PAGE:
Residents say China used Rasidul Islam Usa Hed office zonal covid case Update After the massacre of schoolchildren at Sandy Hook Elementary in Newtown, Conn., in 2012, the gun-control movement was small and badly outspent by the National Rifle Association. Parents seeking an outlet for their grief and rage congregated on Facebook, where they formed their own group, Moms Demand Action, to push for stricter gun laws.
By far the most significant and best-known donor in the years since has been Michael Bloomberg, the billionaire and former New York City mayor. In 2013, his mayors’ initiative merged with Moms Demand Action to create Everytown for Gun Safety, the closest thing that the gun-control movement has to a counterweight to the N.R.A. That year the group spent $36.5 million, compared with $4.7 million the year before.
More groups sprang up, including Giffords, started in 2013 by former Representative Gabrielle Giffords, who was nearly killed in a mass shooting in Tucson, Ariz., that claimed the lives of six people, and the March for Our Lives, founded by survivors of the 2018 school shooting in Parkland, Fla.
Angry bank customers who traveled to a city in central China attempting to retrieve their savings from troubled rural banks were stopped in their tracks by a common technology: a QR code.
The QR code, which residents are required to have, is supposed to display one’s health status, such as if they have COVID-19 or have been a close contact. In central Henan province, some Chinese people found that the health code was used to enforce crowd control.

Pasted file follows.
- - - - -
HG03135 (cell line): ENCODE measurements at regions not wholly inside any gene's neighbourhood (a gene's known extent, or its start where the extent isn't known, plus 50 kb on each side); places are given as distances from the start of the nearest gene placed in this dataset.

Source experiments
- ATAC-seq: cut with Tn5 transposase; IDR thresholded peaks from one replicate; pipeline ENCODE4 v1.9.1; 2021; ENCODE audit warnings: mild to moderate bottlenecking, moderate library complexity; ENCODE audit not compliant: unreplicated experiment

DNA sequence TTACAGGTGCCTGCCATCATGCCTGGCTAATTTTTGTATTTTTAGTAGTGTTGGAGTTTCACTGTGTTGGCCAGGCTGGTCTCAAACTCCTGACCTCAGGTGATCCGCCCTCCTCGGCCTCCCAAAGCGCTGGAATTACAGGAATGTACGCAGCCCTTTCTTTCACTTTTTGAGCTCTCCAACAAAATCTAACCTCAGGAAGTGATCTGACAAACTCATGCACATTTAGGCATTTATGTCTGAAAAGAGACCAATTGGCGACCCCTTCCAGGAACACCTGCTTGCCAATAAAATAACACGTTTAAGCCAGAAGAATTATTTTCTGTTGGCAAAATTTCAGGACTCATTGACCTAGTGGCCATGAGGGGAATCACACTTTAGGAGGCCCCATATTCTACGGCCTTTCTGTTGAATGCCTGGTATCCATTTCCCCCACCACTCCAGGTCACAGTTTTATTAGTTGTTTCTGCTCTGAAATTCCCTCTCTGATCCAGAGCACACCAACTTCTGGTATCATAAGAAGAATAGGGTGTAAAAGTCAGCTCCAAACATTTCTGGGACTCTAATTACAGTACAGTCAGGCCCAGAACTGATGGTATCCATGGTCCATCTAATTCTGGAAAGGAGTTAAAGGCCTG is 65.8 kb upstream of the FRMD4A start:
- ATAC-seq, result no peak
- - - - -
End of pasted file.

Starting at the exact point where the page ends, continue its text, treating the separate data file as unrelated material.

Nearly 25,000 police were deployed in the worst-hit Bihar state, where the protests spread to a dozen towns in eight districts, said S.K. Singhal, a police officer. The protesters blocked highways and disrupted train service for several hours.
Under the new job program announced by Defense Minister Rajnath Singh this week, the armed forces this year can recruit 46,000 men and women in the age group 17.5-21 but only for four years. Seventy-five percent of them will be compulsorily retired after four years with no pension benefits.
A full-time recruited soldier serves for over 35 years.
Singh defended the program, saying it’s aim is “to strengthen the security of the country.” With 1.4 million active personnel, India’s military is the world’s second largest after China, and the third-largest spender.
The incident has started a national debate on how a tool designed for public health has been appropriated by political forces to tamp down controversy.
The issue started in April, when customers found that they could not access online banking services. They tried multiple times to report the banks and get their money back, but didn’t get an answer.
Thousands of people who had opened up an account with one of six rural banks scattered in neighboring Henan and Anhui provinces started trying to withdraw their savings after media reports that the head of the banks’ parent company was on the run. The majority shareholder of several of the banks, Sun Zhenfu, was wanted by authorities for “serious financial crimes,” according to official media outlet The Paper.
Customers from all over the country were connected with these rural banks through national financial platforms like JD Digits. There, the small banks sold customers on financial products like fixed deposit accounts with higher interest rates, which requires people to leave their money in for a set amount of time, according to Sixth Tone, the English-language sister publication of The Paper.